Conformational changes during normal and error-prone incorporation of nucleotides by a Y-family DNA polymerase detected by 2-aminopurine fluorescence.


Y-family polymerases are specialized to carry out DNA synthesis past ...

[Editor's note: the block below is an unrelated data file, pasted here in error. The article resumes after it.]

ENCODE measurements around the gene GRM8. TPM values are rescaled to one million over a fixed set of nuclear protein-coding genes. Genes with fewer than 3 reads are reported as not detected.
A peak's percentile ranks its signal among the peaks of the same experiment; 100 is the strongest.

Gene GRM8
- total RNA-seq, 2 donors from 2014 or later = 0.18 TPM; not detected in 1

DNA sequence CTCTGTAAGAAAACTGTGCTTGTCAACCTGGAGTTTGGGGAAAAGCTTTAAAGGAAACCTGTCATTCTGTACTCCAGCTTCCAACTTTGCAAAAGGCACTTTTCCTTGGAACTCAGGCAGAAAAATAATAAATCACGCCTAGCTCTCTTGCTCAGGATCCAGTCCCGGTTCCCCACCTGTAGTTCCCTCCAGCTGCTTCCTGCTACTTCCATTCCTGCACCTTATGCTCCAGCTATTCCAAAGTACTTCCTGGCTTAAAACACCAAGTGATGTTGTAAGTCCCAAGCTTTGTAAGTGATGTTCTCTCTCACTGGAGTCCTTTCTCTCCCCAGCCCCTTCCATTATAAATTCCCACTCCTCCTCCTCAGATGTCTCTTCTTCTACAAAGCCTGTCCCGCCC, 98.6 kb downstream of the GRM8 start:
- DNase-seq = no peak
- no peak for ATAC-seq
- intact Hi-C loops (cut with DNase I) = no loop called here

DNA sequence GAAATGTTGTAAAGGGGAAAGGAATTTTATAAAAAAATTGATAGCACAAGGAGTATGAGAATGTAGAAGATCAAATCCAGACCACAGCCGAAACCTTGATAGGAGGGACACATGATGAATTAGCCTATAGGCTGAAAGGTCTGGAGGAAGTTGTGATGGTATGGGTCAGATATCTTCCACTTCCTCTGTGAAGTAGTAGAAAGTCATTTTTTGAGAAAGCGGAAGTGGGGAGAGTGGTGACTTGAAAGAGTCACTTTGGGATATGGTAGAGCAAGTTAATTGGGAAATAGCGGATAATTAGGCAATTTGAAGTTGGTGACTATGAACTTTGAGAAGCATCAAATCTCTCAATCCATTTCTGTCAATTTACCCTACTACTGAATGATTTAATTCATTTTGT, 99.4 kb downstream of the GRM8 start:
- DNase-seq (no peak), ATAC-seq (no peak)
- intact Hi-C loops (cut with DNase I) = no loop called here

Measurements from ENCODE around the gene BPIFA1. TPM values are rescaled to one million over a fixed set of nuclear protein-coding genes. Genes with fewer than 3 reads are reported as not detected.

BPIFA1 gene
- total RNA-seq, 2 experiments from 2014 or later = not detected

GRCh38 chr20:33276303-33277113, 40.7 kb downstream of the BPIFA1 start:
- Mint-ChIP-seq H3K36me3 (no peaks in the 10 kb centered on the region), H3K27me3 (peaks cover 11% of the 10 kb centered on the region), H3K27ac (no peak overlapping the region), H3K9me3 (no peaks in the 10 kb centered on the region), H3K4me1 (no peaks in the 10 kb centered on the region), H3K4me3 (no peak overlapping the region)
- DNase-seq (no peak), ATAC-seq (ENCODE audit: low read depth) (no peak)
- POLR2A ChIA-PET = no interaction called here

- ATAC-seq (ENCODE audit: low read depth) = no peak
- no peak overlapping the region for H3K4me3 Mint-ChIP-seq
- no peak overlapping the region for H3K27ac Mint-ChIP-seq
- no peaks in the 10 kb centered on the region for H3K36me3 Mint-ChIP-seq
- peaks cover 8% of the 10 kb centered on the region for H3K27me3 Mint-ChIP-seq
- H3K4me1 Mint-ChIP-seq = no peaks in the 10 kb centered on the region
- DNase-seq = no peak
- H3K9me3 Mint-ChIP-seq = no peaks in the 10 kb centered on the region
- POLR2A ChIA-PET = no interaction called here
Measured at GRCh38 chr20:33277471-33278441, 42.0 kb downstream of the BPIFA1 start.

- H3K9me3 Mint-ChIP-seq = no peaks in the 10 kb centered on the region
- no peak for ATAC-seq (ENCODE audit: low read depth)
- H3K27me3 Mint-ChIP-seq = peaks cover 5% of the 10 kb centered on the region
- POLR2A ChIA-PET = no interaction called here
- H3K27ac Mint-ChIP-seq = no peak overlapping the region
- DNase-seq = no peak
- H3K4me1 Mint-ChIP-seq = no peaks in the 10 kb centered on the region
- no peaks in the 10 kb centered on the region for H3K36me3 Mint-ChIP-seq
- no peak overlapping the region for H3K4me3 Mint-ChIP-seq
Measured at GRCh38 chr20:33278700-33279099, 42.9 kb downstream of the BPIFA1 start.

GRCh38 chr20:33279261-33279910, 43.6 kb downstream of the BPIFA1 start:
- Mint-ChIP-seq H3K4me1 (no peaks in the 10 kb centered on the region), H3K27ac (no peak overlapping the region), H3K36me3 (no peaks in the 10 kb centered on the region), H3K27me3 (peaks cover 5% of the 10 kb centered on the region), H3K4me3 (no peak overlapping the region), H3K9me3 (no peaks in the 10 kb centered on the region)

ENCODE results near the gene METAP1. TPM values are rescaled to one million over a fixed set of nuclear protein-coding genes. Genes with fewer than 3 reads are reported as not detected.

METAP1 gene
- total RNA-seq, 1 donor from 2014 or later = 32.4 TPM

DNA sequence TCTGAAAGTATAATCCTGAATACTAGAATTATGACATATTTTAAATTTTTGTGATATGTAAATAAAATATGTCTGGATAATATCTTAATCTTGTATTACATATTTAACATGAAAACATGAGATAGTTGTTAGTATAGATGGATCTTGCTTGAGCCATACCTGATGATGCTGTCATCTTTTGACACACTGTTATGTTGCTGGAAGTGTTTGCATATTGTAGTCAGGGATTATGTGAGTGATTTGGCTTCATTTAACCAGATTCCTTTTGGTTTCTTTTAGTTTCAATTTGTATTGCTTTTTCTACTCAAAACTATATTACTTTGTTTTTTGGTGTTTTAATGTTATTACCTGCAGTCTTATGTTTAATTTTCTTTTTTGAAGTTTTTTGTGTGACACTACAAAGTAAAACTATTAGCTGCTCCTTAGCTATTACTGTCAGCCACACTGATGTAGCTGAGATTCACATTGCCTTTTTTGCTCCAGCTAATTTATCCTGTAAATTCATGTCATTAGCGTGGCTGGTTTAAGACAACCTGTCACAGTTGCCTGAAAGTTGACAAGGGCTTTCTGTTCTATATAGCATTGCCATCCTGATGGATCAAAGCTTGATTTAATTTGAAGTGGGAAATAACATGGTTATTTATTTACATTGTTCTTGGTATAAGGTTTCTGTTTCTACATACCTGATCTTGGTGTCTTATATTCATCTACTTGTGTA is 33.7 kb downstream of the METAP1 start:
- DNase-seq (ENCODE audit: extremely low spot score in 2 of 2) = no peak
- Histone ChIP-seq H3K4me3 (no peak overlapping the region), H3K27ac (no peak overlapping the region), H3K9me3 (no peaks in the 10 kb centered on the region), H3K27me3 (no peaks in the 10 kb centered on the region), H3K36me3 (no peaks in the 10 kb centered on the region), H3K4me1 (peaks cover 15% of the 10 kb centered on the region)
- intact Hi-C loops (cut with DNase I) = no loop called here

Y-family polymerases are specialized to carry out DNA synthesis past sites of DNA damage. Their active sites make fewer contacts to their substrates, consistent with the remarkably low fidelity of these DNA polymerases when copying undamaged DNA. We have used DNA containing the fluorescent reporter 2-aminopurine (2-AP) to study the reaction pathway of the Y-family polymerase Dbh. We detected 3 rapid noncovalent steps between binding of a correctly paired dNTP and the rate-limiting step for dNTP incorporation. These early steps resemble those seen with high-fidelity DNA polymerases, such as Klenow fragment, and include a step that may be related to the unstacking of the 5' neighbor of the templating base that is seen in polymerase ternary complex crystal structures. A significant difference between Dbh and high-fidelity polymerases is that Dbh generates no fluorescence changes subsequent to dNTP binding if the primer lacks a 3'OH, suggesting that the looser active site of Y-family polymerases may enforce reliance on the correct substrate structure in order to assemble the catalytic center. Dbh, like other bypass polymerases of the DinB subgroup, generates single-base deletion errors at an extremely high frequency by skipping over a template base that is part of a repetitive sequence. Using 2-AP as a reporter to study the base-skipping process, we determined that Dbh uses a mechanism in which the templating base slips back to pair with the primer terminus while the base that was originally paired with the primer terminus becomes unpaired.




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